Improving efficiency, access to and quality of the rural health extension programme in Tigray, Ethiopia the case of malaria diagnosis and treatment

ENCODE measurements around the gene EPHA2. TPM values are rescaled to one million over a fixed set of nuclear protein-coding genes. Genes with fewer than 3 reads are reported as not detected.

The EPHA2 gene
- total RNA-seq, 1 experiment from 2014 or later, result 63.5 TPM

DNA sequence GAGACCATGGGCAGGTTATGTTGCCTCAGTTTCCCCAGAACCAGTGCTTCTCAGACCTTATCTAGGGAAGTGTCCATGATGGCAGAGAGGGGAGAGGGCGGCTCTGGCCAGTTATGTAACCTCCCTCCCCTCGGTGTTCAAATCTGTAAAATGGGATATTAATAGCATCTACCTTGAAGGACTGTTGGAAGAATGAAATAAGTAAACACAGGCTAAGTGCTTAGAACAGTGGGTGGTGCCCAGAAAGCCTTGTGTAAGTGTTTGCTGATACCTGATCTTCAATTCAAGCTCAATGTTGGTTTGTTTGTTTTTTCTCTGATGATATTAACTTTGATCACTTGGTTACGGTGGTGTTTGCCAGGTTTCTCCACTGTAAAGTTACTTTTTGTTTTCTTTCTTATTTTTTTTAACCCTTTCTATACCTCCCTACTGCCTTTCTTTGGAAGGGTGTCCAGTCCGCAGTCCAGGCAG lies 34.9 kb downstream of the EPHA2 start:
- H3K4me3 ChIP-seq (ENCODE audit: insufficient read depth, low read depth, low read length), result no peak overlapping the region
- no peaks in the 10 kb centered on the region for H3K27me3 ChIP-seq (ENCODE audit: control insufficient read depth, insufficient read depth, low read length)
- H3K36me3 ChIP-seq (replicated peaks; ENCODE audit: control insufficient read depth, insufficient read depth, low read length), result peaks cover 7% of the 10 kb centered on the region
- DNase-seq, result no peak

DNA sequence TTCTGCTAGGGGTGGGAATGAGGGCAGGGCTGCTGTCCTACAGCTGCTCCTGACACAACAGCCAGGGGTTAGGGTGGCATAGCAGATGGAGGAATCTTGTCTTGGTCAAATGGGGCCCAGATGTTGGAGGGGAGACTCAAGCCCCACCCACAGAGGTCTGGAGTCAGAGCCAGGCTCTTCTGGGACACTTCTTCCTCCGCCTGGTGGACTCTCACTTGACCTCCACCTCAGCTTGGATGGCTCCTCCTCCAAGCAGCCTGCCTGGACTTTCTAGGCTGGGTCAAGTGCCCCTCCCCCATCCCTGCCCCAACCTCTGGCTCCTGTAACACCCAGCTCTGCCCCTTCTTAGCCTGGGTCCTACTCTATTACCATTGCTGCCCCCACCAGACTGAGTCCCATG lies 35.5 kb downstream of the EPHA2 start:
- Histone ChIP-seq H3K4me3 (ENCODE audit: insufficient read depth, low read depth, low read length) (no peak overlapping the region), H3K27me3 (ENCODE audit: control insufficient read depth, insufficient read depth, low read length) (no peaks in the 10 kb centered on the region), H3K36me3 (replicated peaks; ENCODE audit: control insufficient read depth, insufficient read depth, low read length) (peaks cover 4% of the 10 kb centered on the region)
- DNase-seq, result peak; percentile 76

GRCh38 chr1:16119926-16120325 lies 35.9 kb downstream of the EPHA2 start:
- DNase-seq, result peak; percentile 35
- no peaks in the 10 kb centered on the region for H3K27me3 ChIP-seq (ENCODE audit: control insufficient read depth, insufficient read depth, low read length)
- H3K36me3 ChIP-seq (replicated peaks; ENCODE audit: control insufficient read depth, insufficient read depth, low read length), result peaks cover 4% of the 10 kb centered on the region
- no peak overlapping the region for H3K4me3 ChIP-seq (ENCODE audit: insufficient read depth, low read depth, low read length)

Abstract: Introduction: Ensuring universal access to primary health care (PHC) is a key component of the Ethiopian nationalhealth policy. The policy also emphasises promoting and enhancing national self-reliance in health development bymobilizing and efficiently utilizing resources including community participation. To this end, the government introducedthe accelerated expansion of the PHC strategy through a comprehensive health extension programme (HEP). HEP is afamily and community-based health care delivery system institutionalised at health post level which combines carefullyselected high impact promotive, preventive and basic curative interventions. All HEP interventions are promotive and preventive except the malaria intervention which, in addition, incorporates a curative service. In the country, malaria is a leading disease. Unlike most Sub-Saharan African countries where P. falciparum accounts for almost all malaria infections, in Ethiopia both P. falciparum and P. vivax are co-dominant. Considering this peculiar epidemiological nature, the national guideline recommends alternative diagnosis and treatment strategies.Rationale: The lack of adequate resources and the efficiency with which available resources are being utilised are the main challenges in any health care setting. Therefore, if the HEP which consumes consideral amount of resource desires to reach its intended goal, monitoring and improving its efficiency is of great public heath importance. HEP has been successful in improving access to PHC including the malaria diagnosis and treatment service. Though this is a crucial measure, its quality ought to be considered. For the malaria curative service, studying the cost-effectiveness of the available strategy and patients’ adherence to the treatment regimen can be considered as proxy measures of quality for which local evidence is lacking. However, none of the existing studies in this field of research has addressed the Ethiopian malaria epidemiological context and its diagnosis and treatment guideline. In Tigray, for more than two decades, access to malaria early diagnosis and prompt treatment was facilitated by volunteer community healthworkers (CHWs). However, with the introduction of artemether-lumefantrine (AL) the service was compromised mainly for reasons of cost, safety and logistic. Therefore, it was important to explore the feasibility and the impact of community deployment of AL with rapid diagnostic tests (RDTs).The aim: to explore the overall performance of HEP and particularly the access to and quality of malaria early diagnosis and prompt treatment in the Tigray region of Ethiopia.Methods: Different study designs and populations were used for each of the four specific objectives. Data envelop analysis (DEA) was applied to assess the HEP efficiency. For this, register data for the output variables and primary data for the input and the environmental factors were collected. A health provider perspective cost-effectiveness analysis was used to determine which among the currently available diagnostic and treatment strategies is best for the country. Effectiveness data were generated from a stratified cross-sectional survey and secondary data were used to calculate the cost. For measuring adherence to the six-dose AL regimen, an assessment questionnaire and pill count was employed at patients´ home. To determine whether deploying AL with RDT at community level was feasible and effective, a number of designs were used: longitudinal follow-up, cross-sectional surveys, cost analysis, verbal autopsyquestionnaires and focal group discussions.Main findings: More than three-quarters of the health posts were found to be technically inefficient with an average score of 42%, which implies potentially they could improve their efficiency by 58%. Scale of operation was not a cause of inefficiency. None of the considered environmental factors was associated with efficiency. The Parascreen-based strategy (multispecies RDT-BS) was found to be the most cost-effective strategy, which allowed treating correctly an additional 65% of patients with less cost than the paracheck-BS. Presumptive-BS was highly dominated. Among P.falciparum positive patients to whom AL was prescribed, more than a quarter did not finish their treatment. The main reasons for interrupting the dose were ‘too many tablets’ and ‘felt better before finishing the dose’. The ownership of aradio, the belief that malaria cannot be treated traditionally and a delay of more than one day in seeking treatment after the onset of fever were significantly associated with being adherent. Deploying AL with RDT at community level was demonstrated to be effective and feasible. In the intervention district, almost 60% of suspected cases were managed by CHWs. Malaria transmission was lower at least threefold and malaria mortality risk by around 40% compared to the control district. The use of RDTs reduced cost and possibly the risk of drug resistance development.Conclusion: Though improving access to health care is important, it should be considered a means, not an end. Themore accessible a system is the more people could utilise it to improve their health. Thus, ensuring the access obtainedthrough HEP is maintained, its quality is improved and efficiently utilised to its optimal productivity level is a necessarytask. The DEA study revealed a high level of inefficiency where majority of the health posts needed improvement.This thesis also found parascreen-BS to be the most cost-effective strategy and that there is no epidemiological andeconomical contextual justification to keep both, the presumptive-BS and the RDT-BS specific only to P.falciparum.The high poor adherence levels raises great concern as it leads to recurrent malaria attacks of the patient, speed upthe development and spread of drug resistance strains and reduces the effect of the drug on the transmission. Therefore,providing effective drug alone is not sufficient; assessing and monitoring adherence to the treatment is by faressential. Deployment of AL with RDT through a community-based service has shown an enormous impact in termsof cost, transmission, morbidity and mortality. However, it is worth noting that this results came from an area wherea community-based service has been involved in the PHC system for more than three decades.